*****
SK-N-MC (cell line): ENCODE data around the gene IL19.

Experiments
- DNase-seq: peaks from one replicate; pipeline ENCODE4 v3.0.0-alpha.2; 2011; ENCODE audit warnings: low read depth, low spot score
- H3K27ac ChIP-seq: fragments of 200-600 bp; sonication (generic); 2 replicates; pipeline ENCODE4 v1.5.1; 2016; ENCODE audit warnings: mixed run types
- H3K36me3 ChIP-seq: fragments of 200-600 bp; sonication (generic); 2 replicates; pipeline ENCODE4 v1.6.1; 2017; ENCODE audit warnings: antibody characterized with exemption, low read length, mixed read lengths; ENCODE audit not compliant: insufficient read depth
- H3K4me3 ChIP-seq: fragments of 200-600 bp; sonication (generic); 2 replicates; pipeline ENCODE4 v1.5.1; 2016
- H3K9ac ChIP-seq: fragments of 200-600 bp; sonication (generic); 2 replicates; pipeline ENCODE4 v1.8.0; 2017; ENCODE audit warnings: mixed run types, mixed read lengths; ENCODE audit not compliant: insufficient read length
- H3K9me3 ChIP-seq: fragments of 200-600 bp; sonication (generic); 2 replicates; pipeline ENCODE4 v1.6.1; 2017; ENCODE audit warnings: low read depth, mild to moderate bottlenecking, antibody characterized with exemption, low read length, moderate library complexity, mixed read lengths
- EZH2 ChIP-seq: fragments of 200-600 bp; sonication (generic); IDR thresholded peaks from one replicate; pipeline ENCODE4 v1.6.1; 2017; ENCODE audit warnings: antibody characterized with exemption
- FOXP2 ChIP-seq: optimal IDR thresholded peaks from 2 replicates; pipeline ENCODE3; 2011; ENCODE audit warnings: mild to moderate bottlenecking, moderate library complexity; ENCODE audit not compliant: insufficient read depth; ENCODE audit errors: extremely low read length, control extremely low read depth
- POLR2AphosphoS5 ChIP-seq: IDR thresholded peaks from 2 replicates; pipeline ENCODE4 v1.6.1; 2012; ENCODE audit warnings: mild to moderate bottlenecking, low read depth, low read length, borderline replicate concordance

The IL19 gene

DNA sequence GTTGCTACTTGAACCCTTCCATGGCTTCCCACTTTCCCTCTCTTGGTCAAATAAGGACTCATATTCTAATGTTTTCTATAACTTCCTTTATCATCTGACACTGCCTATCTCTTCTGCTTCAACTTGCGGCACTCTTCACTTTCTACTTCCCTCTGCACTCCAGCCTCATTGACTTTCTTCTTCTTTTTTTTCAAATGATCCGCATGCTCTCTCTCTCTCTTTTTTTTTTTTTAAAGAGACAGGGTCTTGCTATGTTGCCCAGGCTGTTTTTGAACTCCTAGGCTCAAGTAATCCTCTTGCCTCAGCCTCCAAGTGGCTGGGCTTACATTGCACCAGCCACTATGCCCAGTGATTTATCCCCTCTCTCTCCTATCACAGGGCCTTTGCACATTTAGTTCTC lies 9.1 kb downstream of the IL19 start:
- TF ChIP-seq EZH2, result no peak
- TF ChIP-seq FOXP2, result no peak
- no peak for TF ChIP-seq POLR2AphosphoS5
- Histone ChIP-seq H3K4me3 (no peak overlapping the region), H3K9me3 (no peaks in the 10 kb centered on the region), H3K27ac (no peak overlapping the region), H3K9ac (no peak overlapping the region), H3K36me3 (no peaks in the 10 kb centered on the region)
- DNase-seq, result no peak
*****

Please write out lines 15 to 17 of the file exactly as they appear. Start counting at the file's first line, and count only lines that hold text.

- TF ChIP-seq FOXP2, result no peak
- no peak for TF ChIP-seq POLR2AphosphoS5
- Histone ChIP-seq H3K4me3 (no peak overlapping the region), H3K9me3 (no peaks in the 10 kb centered on the region), H3K27ac (no peak overlapping the region), H3K9ac (no peak overlapping the region), H3K36me3 (no peaks in the 10 kb centered on the region)